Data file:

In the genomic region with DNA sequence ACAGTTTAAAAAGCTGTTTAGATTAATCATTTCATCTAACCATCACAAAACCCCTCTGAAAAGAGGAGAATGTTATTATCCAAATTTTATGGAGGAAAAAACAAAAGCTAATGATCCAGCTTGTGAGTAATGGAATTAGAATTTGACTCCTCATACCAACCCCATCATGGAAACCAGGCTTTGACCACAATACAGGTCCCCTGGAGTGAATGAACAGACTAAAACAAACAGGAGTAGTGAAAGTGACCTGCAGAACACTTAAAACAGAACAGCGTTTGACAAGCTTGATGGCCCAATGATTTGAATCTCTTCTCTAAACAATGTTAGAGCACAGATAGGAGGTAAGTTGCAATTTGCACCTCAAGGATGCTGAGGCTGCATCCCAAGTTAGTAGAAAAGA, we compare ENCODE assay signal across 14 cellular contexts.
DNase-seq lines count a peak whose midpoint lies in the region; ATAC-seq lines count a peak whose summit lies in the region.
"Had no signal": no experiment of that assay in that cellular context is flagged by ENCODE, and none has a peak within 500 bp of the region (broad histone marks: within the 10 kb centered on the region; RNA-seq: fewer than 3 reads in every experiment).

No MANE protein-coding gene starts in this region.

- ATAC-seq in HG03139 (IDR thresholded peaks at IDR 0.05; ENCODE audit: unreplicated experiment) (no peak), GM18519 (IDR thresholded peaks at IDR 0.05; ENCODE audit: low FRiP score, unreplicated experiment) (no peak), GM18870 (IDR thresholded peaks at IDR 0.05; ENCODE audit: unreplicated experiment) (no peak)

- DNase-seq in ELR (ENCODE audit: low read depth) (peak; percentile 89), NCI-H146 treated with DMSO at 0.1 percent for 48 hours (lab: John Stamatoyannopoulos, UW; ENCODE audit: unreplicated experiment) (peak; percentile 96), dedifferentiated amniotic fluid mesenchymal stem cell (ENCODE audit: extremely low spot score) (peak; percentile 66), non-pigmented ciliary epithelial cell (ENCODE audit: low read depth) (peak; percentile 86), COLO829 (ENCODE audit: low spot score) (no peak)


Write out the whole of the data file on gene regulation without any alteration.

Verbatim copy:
In the genomic region with DNA sequence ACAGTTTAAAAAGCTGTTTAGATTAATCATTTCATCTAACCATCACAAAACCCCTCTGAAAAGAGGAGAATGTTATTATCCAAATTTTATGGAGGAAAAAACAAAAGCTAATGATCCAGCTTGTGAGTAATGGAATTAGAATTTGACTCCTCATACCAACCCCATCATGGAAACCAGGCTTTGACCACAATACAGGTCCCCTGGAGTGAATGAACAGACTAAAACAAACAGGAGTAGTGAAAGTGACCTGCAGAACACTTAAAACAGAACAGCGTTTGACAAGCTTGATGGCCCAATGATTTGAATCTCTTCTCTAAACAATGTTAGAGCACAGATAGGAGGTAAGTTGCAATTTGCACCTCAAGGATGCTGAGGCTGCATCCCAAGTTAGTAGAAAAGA, we compare ENCODE assay signal across 14 cellular contexts.
DNase-seq lines count a peak whose midpoint lies in the region; ATAC-seq lines count a peak whose summit lies in the region.
"Had no signal": no experiment of that assay in that cellular context is flagged by ENCODE, and none has a peak within 500 bp of the region (broad histone marks: within the 10 kb centered on the region; RNA-seq: fewer than 3 reads in every experiment).

No MANE protein-coding gene starts in this region.

- ATAC-seq in HG03139 (IDR thresholded peaks at IDR 0.05; ENCODE audit: unreplicated experiment) (no peak), GM18519 (IDR thresholded peaks at IDR 0.05; ENCODE audit: low FRiP score, unreplicated experiment) (no peak), GM18870 (IDR thresholded peaks at IDR 0.05; ENCODE audit: unreplicated experiment) (no peak)

- DNase-seq in ELR (ENCODE audit: low read depth) (peak; percentile 89), NCI-H146 treated with DMSO at 0.1 percent for 48 hours (lab: John Stamatoyannopoulos, UW; ENCODE audit: unreplicated experiment) (peak; percentile 96), dedifferentiated amniotic fluid mesenchymal stem cell (ENCODE audit: extremely low spot score) (peak; percentile 66), non-pigmented ciliary epithelial cell (ENCODE audit: low read depth) (peak; percentile 86), COLO829 (ENCODE audit: low spot score) (no peak)